Published by Ballantine Books on August 9th 2016
Pages: 368
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three-stars

SHE WANTS TO CHANGE THE WORLD.
Taylor Reed is no stranger to selfish, uncaring CEOs. She was fired by one, which is why she has created her own executive training program—helping heartless bosses become more human. So Taylor shocks even herself when she agrees to coach Bennett Wade, the cutthroat exec who got her unceremoniously canned. She’d love to slam the door in his annoying but very handsome face, but the customers aren’t exactly lining up at her door. Plus, this extreme makeover will give Taylor the golden opportunity to prove that her program works like a charm.
HE WANTS TO BUY IT.
Bennett Wade is many things—arrogant, smug, brusque—but trusting isn’t one of them. Women just seem to be after his billions. So when he hires Taylor Reed, he has no desire to change. Bennett is trying to win over the feminist owner of a company he desperately wants to buy, but something about the fiery Taylor thaws the ice around his heart, making Bennett feel things he never quite planned on. And if there’s one thing Bennett can’t stand, it’s when things don’t go according to plan.
They are a match tailor-made for trouble.

‘Tailored for Trouble’ starts out as delicious antagonism which I thoroughly enjoyed. Hilarious even, because I really loved the no-holding-back arguments that both Bennett and Taylor immediately got into. The tension between them is ugly and almost repulsive, without too much of a sexual undercurrent that makes you rub your hands in glee when they finally fall into each other’s arms by the end of the book. Yet what followed pretty much stumped me: a crazy traipse around the globe, filled with weirdness rather than building tension and so much pretence/evasion on both sides that I found myself as jet-lagged, exhausted and frustrated as the characters who seemed to be operating on a level beyond rational logic.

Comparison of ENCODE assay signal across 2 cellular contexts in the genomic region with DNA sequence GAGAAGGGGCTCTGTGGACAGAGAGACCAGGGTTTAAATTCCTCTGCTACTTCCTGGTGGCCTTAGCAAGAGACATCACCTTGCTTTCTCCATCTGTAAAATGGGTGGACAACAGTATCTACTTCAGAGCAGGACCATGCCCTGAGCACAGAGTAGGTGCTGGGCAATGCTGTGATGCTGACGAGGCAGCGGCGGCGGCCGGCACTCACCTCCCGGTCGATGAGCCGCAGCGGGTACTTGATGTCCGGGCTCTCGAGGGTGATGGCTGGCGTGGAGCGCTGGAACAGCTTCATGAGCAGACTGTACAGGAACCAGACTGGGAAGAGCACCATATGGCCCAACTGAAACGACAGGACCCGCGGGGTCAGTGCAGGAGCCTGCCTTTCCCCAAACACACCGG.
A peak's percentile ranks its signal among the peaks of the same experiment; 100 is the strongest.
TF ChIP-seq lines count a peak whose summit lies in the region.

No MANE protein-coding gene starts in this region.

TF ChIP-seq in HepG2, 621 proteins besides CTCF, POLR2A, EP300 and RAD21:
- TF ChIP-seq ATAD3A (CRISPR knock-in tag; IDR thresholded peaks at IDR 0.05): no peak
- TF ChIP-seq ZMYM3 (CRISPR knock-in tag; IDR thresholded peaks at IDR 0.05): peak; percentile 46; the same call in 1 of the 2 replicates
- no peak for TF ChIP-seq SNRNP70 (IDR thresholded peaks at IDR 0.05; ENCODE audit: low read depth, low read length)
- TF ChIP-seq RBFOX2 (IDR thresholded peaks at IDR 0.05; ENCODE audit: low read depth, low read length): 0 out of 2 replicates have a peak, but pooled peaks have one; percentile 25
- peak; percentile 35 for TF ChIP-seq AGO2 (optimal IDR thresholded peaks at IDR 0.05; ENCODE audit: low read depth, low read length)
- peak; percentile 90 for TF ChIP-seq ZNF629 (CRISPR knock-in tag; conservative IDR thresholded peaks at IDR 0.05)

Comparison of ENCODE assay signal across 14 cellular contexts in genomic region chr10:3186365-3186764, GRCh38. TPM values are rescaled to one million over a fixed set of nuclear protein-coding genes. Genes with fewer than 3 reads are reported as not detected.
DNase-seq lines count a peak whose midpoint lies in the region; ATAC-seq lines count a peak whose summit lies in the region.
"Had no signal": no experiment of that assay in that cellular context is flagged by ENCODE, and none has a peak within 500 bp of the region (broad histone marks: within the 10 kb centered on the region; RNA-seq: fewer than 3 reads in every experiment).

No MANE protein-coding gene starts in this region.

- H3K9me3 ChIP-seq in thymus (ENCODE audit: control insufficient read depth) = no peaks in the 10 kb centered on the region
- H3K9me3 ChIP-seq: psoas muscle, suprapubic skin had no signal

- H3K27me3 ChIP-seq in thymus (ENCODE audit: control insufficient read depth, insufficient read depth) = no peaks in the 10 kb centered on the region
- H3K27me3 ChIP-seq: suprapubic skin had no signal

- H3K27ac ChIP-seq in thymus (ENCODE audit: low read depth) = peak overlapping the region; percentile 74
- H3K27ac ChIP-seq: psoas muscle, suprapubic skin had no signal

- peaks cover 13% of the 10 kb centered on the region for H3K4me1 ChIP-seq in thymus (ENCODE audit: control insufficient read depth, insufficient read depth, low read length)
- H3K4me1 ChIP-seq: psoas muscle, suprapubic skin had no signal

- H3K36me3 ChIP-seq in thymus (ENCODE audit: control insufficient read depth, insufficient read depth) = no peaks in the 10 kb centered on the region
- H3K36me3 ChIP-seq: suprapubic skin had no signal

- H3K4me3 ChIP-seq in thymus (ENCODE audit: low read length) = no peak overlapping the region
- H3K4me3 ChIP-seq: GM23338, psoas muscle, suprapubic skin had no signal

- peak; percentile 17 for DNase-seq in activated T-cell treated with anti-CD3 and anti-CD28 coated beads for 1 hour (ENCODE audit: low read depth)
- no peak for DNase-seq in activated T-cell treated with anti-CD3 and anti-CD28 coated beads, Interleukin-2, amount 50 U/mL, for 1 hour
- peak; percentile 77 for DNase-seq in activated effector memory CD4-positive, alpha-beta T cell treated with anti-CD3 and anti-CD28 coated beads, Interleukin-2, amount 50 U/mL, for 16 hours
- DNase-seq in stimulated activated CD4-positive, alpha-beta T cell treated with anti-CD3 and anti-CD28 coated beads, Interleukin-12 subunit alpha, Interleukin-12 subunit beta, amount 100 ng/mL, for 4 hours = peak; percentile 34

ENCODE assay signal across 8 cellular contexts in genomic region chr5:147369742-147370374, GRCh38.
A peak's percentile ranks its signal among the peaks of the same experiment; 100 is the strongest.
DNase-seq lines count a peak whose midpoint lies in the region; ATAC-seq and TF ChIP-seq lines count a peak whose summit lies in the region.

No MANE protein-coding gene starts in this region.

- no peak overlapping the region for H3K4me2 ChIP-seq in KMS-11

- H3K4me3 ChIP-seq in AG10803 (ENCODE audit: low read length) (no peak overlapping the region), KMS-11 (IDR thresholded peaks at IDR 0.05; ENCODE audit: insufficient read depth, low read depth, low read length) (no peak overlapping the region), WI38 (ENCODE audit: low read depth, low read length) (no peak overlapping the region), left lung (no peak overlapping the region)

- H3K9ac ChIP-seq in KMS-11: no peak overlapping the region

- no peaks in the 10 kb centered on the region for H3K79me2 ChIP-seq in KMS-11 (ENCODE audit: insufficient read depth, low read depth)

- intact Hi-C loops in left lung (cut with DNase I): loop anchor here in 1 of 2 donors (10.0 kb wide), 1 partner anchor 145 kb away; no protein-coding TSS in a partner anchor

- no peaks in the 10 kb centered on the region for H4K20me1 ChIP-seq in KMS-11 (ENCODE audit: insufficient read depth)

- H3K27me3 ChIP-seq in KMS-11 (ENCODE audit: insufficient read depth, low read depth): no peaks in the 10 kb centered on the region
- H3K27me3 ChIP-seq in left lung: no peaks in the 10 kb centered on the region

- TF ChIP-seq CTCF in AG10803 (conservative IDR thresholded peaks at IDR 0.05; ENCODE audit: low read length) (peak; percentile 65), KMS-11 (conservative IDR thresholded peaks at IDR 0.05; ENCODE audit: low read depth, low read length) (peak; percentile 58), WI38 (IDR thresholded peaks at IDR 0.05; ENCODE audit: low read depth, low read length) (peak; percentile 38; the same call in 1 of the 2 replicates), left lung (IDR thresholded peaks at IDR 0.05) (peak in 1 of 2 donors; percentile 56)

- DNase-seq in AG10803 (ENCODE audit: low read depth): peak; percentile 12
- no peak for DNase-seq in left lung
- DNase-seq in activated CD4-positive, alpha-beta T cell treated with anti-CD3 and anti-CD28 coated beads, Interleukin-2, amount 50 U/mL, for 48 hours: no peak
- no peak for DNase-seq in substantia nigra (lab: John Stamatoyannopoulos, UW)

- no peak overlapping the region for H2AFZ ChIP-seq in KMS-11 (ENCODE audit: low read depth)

By the time I was halfway through, I didn’t have any clearer perspective of how that was going to happen, apart from a bewildering kiss when neither of them seemed to like each other much still, carried along as I was by Taylor’s voice that flitted from time to time towards hysterical.

I never felt though, as if I had a grasp on these characters at all, which is the primary reason for my lukewarm rating. Bennett’s behaviour particularly confusing and exasperating and near bi-polar: flirty yet domineering, crude yet supposedly protective, just to begin with. But he’s also blunt and an arse for a lot of the book, dragging Taylor around for business that no one really is quite clear about, and we’re only given hints given of Bennett’s ‘true self’ by his rather insane mother who never quite says directly. I also found myself wondering why Taylor pretty much let herself be taken along for the crazy ride – apart from the bouts of lust that she feels each time she glimpses what Bennet is like under the clothes – when there didn’t seem to be head nor tail of anything I could make sense of. The sudden realisation that she’d fallen in love with Bennett after 4-5 days made it too much of an instant-love case, rendered more unbelievable because I was never really convinced by Bennett’s (as tortured by his past as he may be) sudden personality switch in the last 2 chapters of the book.

Yet ‘Tailored for Trouble’ isn’t a bad read however; not really, not when it does have the elements of a rom-com that isn’t meant to be taken seriously and is good for a fun, laid-back afternoon.

three-stars